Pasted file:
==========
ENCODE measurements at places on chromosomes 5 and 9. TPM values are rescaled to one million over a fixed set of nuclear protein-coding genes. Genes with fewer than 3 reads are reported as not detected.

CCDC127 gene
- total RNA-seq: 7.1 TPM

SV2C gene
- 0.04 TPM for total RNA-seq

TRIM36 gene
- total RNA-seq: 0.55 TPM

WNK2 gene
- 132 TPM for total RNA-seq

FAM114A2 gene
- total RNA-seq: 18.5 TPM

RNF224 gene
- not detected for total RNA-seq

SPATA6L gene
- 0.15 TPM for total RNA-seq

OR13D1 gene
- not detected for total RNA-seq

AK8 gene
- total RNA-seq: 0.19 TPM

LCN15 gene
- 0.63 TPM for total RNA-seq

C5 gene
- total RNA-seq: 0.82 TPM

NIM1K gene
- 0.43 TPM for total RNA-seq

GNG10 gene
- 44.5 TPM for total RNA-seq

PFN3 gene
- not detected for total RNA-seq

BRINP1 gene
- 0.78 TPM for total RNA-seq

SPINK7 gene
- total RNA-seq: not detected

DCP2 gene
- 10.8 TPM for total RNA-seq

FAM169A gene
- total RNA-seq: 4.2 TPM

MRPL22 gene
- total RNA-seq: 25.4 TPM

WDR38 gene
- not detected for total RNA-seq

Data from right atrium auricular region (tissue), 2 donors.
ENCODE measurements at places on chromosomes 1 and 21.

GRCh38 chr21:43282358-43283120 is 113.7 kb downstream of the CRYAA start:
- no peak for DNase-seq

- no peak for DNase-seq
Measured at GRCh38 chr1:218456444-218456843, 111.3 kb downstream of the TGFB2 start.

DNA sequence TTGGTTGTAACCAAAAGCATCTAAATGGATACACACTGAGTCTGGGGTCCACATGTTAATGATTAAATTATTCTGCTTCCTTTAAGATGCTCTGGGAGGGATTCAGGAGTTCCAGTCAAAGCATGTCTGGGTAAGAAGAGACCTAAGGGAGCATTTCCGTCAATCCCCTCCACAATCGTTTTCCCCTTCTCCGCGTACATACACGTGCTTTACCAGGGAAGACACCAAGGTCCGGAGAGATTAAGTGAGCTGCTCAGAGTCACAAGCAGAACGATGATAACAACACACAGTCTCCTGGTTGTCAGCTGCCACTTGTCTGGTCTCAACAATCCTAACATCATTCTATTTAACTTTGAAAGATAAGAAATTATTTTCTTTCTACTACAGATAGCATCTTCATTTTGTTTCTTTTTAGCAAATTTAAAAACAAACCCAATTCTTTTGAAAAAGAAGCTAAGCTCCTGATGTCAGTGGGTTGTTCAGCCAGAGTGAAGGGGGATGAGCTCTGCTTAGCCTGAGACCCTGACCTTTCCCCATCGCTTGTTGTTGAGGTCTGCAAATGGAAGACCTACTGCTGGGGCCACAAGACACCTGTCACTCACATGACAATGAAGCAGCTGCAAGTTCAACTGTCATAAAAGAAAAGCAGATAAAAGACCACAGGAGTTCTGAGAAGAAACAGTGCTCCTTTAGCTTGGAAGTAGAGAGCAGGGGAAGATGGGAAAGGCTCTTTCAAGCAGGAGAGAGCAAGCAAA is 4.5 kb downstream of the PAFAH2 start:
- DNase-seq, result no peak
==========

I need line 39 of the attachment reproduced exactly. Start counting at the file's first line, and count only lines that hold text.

- total RNA-seq: 25.4 TPM